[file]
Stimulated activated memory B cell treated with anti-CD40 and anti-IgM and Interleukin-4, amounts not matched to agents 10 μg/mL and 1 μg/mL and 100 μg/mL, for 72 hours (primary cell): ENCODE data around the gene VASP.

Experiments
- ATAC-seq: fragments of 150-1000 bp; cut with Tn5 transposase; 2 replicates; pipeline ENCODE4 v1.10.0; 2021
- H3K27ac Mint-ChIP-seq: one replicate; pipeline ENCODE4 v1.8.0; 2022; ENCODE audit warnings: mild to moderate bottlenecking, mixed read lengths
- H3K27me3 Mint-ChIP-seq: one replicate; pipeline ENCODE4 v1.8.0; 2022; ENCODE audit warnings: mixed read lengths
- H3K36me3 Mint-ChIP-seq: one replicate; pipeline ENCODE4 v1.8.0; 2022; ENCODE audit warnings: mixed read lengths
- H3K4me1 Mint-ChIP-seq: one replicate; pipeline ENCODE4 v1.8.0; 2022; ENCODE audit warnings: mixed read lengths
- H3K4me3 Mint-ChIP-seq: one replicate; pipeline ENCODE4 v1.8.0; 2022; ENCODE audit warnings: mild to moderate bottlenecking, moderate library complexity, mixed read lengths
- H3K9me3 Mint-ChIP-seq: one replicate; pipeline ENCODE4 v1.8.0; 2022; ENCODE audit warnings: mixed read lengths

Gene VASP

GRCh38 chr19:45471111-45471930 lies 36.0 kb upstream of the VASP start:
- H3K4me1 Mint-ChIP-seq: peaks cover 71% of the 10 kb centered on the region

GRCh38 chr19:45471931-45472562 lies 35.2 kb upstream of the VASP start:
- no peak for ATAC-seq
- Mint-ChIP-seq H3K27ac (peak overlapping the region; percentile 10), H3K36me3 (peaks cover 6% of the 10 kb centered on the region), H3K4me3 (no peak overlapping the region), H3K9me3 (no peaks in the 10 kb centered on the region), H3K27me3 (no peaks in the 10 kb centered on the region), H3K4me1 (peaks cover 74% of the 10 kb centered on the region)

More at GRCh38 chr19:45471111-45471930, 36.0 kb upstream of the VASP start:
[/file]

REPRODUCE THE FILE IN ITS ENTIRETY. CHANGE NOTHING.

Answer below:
Stimulated activated memory B cell treated with anti-CD40 and anti-IgM and Interleukin-4, amounts not matched to agents 10 μg/mL and 1 μg/mL and 100 μg/mL, for 72 hours (primary cell): ENCODE data around the gene VASP.

Experiments
- ATAC-seq: fragments of 150-1000 bp; cut with Tn5 transposase; 2 replicates; pipeline ENCODE4 v1.10.0; 2021
- H3K27ac Mint-ChIP-seq: one replicate; pipeline ENCODE4 v1.8.0; 2022; ENCODE audit warnings: mild to moderate bottlenecking, mixed read lengths
- H3K27me3 Mint-ChIP-seq: one replicate; pipeline ENCODE4 v1.8.0; 2022; ENCODE audit warnings: mixed read lengths
- H3K36me3 Mint-ChIP-seq: one replicate; pipeline ENCODE4 v1.8.0; 2022; ENCODE audit warnings: mixed read lengths
- H3K4me1 Mint-ChIP-seq: one replicate; pipeline ENCODE4 v1.8.0; 2022; ENCODE audit warnings: mixed read lengths
- H3K4me3 Mint-ChIP-seq: one replicate; pipeline ENCODE4 v1.8.0; 2022; ENCODE audit warnings: mild to moderate bottlenecking, moderate library complexity, mixed read lengths
- H3K9me3 Mint-ChIP-seq: one replicate; pipeline ENCODE4 v1.8.0; 2022; ENCODE audit warnings: mixed read lengths

Gene VASP

GRCh38 chr19:45471111-45471930 lies 36.0 kb upstream of the VASP start:
- H3K4me1 Mint-ChIP-seq: peaks cover 71% of the 10 kb centered on the region

GRCh38 chr19:45471931-45472562 lies 35.2 kb upstream of the VASP start:
- no peak for ATAC-seq
- Mint-ChIP-seq H3K27ac (peak overlapping the region; percentile 10), H3K36me3 (peaks cover 6% of the 10 kb centered on the region), H3K4me3 (no peak overlapping the region), H3K9me3 (no peaks in the 10 kb centered on the region), H3K27me3 (no peaks in the 10 kb centered on the region), H3K4me1 (peaks cover 74% of the 10 kb centered on the region)

More at GRCh38 chr19:45471111-45471930, 36.0 kb upstream of the VASP start: